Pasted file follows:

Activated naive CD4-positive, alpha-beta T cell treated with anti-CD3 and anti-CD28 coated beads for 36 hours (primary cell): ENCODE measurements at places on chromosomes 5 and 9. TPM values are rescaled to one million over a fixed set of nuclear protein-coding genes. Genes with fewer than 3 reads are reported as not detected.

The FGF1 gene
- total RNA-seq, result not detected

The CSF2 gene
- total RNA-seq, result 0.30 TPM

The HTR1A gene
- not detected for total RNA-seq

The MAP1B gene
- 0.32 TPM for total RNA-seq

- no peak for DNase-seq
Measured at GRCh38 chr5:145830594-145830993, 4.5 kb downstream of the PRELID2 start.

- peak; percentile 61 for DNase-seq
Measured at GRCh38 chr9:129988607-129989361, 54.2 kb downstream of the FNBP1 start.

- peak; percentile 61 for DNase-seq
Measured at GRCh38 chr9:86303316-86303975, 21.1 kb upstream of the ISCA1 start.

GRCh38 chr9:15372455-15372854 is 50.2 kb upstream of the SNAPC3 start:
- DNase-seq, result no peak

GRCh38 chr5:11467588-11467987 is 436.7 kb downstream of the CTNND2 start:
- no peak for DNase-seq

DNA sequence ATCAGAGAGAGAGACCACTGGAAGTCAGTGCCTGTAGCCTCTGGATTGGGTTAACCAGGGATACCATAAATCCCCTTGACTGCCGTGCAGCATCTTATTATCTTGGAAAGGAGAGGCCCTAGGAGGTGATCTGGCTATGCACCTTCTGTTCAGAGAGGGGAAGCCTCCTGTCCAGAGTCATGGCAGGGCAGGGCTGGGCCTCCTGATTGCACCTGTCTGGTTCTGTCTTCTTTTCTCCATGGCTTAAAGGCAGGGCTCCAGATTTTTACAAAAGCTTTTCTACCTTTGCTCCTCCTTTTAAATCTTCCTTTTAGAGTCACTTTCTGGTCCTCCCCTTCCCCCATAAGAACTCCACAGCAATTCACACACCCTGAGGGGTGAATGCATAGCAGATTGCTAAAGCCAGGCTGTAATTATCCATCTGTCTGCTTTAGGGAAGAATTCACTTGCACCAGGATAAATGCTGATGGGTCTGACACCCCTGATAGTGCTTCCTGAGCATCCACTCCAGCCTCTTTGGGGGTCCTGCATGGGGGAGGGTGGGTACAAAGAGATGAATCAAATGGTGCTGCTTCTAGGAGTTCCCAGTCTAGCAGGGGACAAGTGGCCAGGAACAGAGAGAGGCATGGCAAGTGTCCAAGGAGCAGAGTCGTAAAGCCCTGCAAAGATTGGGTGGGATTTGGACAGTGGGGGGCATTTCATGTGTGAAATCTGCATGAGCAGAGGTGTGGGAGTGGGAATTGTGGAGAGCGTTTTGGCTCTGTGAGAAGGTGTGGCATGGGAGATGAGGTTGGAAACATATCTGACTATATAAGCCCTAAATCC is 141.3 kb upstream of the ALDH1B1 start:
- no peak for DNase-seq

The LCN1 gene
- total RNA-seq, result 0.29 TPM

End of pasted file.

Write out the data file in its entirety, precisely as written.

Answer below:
Activated naive CD4-positive, alpha-beta T cell treated with anti-CD3 and anti-CD28 coated beads for 36 hours (primary cell): ENCODE measurements at places on chromosomes 5 and 9. TPM values are rescaled to one million over a fixed set of nuclear protein-coding genes. Genes with fewer than 3 reads are reported as not detected.

The FGF1 gene
- total RNA-seq, result not detected

The CSF2 gene
- total RNA-seq, result 0.30 TPM

The HTR1A gene
- not detected for total RNA-seq

The MAP1B gene
- 0.32 TPM for total RNA-seq

- no peak for DNase-seq
Measured at GRCh38 chr5:145830594-145830993, 4.5 kb downstream of the PRELID2 start.

- peak; percentile 61 for DNase-seq
Measured at GRCh38 chr9:129988607-129989361, 54.2 kb downstream of the FNBP1 start.

- peak; percentile 61 for DNase-seq
Measured at GRCh38 chr9:86303316-86303975, 21.1 kb upstream of the ISCA1 start.

GRCh38 chr9:15372455-15372854 is 50.2 kb upstream of the SNAPC3 start:
- DNase-seq, result no peak

GRCh38 chr5:11467588-11467987 is 436.7 kb downstream of the CTNND2 start:
- no peak for DNase-seq

DNA sequence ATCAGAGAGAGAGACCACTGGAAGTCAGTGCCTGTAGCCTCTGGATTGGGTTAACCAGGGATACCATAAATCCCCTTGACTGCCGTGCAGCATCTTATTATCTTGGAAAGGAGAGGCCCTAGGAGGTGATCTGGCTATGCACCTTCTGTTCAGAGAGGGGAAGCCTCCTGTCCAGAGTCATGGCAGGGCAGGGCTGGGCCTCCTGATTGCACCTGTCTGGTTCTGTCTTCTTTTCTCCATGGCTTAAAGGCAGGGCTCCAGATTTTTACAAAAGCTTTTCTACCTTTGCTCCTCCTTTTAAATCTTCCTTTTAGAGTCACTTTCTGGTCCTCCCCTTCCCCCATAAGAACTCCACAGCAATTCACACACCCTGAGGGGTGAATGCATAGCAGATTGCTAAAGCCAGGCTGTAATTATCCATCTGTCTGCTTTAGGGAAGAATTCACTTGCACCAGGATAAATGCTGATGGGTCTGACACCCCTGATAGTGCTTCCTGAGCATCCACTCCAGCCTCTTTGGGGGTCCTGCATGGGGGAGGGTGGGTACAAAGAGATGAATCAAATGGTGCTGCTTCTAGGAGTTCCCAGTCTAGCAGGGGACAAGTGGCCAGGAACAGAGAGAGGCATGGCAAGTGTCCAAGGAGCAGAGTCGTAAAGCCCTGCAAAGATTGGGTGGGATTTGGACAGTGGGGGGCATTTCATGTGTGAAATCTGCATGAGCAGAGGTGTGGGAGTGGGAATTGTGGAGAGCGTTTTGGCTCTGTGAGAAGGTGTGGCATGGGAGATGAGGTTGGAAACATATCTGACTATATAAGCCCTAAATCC is 141.3 kb upstream of the ALDH1B1 start:
- no peak for DNase-seq

The LCN1 gene
- total RNA-seq, result 0.29 TPM